An Ode to 'Firefly'


While doing a bit of research to compile a list of the top five new television series that premiered this year, I discovered that there are still a few popular series I haven’t watched. So that article is on hold for a moment while I binge watch a few new shows like Better Call Saul and wait a couple days for Jessica Jones to come out. As I mulled over some of the best television being created, I couldn’t help but think about Firefly.

Before Joss Whedon was viewed as a storytelling god among men who could do no wrong, but after his massively successful Buffy the Vampire Slayer television series starring Sarah Michelle Geller, he created Firefly. The show was a comical mass of the space opera and Western genres, following Captain Malcolm Reynolds and his crew and they travelled from planet to planet looking for legal and illegal work alike. Its main plot centered on River Tam, a mysterious young girl with uncanny combat and psychic abilities who wound up part of the crew after her brother paid Malcolm to smuggle him and his sister away from the Alliance’s clutches.

You’ve probably heard of the series even if you haven’t seen it before. Firefly amassed a planet-sized cult following despite being cancelled by FOX after one season. Currently holding 80% critic rating and 97% audience approval on Rotten Tomatoes, the series is often used as a prime example of studio executive incompetence. The series was so popular that it even received a full-fledged movie adaption titled Serenity with a budget of $39 million.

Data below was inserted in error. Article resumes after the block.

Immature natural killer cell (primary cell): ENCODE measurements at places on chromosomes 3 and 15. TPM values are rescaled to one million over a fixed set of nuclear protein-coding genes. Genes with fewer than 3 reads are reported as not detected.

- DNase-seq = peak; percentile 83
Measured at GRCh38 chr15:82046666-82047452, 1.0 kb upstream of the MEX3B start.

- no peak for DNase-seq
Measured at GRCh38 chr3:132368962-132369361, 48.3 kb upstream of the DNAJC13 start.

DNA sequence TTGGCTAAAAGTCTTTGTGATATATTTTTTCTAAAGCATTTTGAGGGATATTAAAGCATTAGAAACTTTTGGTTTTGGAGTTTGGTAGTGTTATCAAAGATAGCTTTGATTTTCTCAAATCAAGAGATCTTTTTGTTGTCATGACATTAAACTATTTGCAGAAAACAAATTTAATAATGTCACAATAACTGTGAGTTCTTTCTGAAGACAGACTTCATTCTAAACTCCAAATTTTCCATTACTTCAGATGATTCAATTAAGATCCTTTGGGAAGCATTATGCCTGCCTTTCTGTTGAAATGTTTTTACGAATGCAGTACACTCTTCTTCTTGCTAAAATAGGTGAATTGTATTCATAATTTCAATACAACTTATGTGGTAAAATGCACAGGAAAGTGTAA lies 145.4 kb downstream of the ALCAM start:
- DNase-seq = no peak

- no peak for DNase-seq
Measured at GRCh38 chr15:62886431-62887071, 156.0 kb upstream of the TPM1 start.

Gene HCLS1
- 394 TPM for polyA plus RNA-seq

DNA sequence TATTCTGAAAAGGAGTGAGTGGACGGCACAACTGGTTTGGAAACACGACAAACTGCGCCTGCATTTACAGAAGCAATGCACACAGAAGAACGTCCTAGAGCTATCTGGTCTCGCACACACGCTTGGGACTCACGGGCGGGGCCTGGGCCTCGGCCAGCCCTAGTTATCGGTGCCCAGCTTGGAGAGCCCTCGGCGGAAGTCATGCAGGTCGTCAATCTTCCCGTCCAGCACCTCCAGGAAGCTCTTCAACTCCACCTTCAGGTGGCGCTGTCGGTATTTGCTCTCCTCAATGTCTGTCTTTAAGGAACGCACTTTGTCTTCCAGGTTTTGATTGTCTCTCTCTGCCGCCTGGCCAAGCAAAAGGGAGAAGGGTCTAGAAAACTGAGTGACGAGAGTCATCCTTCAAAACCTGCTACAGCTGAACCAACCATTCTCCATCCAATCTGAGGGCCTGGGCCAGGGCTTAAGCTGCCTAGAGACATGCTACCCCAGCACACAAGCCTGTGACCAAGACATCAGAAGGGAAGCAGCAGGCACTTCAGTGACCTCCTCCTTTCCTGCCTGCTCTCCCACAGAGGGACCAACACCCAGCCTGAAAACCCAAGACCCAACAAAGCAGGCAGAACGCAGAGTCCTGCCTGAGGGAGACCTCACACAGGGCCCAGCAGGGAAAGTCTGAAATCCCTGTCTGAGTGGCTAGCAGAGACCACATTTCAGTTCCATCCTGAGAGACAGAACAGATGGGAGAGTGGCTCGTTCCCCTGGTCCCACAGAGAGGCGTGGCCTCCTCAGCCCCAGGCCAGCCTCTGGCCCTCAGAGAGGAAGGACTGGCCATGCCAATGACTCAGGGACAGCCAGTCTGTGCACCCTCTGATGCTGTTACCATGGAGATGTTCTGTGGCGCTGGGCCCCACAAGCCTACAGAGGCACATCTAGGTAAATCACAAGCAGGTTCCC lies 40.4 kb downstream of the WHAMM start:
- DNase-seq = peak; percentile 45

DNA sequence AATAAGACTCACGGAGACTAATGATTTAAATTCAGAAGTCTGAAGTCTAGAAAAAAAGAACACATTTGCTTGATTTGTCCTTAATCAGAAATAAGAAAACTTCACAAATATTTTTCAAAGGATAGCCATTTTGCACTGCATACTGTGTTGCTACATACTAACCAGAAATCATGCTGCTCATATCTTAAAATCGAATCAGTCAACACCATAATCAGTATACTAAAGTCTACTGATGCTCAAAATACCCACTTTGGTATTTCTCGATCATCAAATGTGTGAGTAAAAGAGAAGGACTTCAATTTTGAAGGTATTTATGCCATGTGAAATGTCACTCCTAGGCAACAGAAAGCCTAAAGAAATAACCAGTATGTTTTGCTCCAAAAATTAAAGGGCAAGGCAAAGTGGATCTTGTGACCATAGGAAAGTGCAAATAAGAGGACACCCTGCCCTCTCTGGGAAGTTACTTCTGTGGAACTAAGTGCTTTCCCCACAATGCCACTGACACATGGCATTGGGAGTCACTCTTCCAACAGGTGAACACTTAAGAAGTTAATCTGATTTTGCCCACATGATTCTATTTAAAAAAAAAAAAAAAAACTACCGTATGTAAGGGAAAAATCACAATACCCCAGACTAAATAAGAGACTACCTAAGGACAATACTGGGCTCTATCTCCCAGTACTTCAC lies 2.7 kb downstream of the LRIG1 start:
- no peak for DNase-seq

Firefly is a perfect example of strong casting making the show. Despite his many successes since, including a six year ongoing role as Castle, Nathan Fillion will be remembered by most of his fans as Captain Malcolm Reynolds. Supported by a wide array of amazing talent you’ve probably seen in some of your favorite television series and movies over the past ten years, it was obvious from the first episode that everyone thoroughly enjoyed their involvement on the show. That joy was translated on screen, and I think it’s one of the main reasons – besides the phenomenal story of course – so many people found Firefly infectiously entertaining.

I understand why FOX cancelled it. The series wasn’t seeing the ratings it needed to sustain itself. Even the movie, with all the nostalgic hype behind it, barely made its budget back at the box office. You can blame the marketing all you want, but Firefly is a simple case of people being too late to the party.

That doesn’t mean you can’t still enjoy it for what it is. The series is definitely worth watching and the movie gives it a fitting end that people who haven’t seen the show can fully understand and enjoy. (Hell, the movie’s worth watching for Chiwetel Ejiofor’s performance alone! A name you’ll probably recognize soon if you don’t already.)

Even cancelled as early as it was, Firefly is one of the greatest television series of all-time. You owe it to yourself to experience its magic if you haven’t seen the series yet. If you have, then let this serve as a friendly reminder to watch it again.

Until next time, be a leaf on the wind and stay shiny my friends.

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